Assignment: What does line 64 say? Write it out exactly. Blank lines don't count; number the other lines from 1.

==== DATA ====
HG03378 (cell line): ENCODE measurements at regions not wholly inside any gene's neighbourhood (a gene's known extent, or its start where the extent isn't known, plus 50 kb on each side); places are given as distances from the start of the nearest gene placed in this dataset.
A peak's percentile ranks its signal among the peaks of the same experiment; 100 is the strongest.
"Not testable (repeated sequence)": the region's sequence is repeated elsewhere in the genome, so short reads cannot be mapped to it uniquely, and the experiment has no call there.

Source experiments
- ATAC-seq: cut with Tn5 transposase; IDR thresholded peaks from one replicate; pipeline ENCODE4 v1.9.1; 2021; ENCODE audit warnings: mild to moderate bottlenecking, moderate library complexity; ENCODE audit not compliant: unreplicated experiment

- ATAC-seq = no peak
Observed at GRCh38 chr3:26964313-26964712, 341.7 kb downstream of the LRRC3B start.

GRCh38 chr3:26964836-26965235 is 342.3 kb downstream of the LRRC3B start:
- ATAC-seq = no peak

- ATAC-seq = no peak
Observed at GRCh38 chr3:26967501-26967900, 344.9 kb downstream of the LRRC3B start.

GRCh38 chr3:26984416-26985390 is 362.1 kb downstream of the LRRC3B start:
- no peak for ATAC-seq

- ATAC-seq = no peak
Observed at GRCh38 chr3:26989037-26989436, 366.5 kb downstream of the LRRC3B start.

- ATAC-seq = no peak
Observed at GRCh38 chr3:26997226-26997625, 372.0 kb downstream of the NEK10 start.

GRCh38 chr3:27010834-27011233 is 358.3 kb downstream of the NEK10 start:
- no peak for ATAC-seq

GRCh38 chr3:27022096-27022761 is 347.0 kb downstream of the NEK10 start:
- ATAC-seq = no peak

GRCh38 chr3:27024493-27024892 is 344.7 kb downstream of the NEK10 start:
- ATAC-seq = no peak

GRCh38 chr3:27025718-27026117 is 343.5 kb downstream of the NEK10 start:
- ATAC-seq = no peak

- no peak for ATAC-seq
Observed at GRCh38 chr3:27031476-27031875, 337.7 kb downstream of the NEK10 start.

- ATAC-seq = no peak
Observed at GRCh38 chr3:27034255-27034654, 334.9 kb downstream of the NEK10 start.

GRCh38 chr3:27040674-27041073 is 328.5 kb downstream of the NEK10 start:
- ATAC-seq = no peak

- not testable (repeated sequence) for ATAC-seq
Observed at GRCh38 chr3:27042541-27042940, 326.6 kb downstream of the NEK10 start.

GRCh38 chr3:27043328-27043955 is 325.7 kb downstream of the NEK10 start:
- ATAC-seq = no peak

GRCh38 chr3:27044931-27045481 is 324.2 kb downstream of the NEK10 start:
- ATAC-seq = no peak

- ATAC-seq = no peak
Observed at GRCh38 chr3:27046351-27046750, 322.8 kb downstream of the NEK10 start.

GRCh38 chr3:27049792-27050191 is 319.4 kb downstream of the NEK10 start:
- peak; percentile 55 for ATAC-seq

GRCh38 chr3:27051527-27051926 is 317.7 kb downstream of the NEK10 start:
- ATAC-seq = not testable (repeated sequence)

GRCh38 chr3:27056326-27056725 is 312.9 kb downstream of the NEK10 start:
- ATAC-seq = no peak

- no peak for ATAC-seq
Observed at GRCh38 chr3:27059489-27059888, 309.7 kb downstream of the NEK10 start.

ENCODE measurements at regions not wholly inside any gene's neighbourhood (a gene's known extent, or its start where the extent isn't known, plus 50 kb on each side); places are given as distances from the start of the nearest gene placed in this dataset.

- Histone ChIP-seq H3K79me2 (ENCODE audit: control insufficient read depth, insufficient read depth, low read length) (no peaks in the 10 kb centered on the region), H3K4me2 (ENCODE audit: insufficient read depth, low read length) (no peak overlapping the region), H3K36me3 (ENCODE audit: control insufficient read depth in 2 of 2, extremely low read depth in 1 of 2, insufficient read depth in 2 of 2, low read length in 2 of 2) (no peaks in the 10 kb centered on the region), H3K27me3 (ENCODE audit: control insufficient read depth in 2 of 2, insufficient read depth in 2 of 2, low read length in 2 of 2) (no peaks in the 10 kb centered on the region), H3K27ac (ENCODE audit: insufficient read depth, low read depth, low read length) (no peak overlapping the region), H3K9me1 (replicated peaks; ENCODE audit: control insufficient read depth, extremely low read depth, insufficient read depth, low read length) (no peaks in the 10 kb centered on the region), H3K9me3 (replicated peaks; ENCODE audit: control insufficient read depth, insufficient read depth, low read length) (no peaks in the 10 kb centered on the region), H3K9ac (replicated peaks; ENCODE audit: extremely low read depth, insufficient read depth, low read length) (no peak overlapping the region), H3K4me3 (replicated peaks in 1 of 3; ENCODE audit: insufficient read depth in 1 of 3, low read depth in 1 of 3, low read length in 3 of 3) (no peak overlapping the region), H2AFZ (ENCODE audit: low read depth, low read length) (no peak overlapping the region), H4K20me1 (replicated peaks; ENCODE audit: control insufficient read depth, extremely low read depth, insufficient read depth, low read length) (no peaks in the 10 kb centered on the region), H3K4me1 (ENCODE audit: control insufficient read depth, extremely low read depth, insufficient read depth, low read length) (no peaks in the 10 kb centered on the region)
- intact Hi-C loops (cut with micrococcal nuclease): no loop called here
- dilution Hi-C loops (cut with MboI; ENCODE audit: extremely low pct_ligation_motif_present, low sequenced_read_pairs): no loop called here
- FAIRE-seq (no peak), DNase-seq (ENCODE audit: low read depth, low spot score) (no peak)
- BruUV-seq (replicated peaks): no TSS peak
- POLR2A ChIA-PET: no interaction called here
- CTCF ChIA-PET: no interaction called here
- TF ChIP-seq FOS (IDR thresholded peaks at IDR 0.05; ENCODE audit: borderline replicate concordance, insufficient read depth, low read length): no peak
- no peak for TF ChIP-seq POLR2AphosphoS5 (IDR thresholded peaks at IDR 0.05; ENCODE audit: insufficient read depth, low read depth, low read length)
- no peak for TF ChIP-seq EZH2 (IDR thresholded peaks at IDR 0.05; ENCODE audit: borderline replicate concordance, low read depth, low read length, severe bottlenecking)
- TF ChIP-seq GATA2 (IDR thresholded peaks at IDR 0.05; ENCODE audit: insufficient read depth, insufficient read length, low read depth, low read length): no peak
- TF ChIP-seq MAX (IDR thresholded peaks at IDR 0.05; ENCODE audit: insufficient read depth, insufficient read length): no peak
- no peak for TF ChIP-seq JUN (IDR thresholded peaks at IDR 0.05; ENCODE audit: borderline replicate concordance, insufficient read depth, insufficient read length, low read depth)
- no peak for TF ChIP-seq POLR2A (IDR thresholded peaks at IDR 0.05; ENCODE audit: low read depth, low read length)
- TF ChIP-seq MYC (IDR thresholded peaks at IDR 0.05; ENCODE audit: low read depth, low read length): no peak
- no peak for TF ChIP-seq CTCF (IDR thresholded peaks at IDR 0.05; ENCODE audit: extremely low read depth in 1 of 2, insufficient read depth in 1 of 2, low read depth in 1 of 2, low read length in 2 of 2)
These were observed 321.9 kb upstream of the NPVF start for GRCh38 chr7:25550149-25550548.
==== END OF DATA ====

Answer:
- no peak for TF ChIP-seq CTCF (IDR thresholded peaks at IDR 0.05; ENCODE audit: extremely low read depth in 1 of 2, insufficient read depth in 1 of 2, low read depth in 1 of 2, low read length in 2 of 2)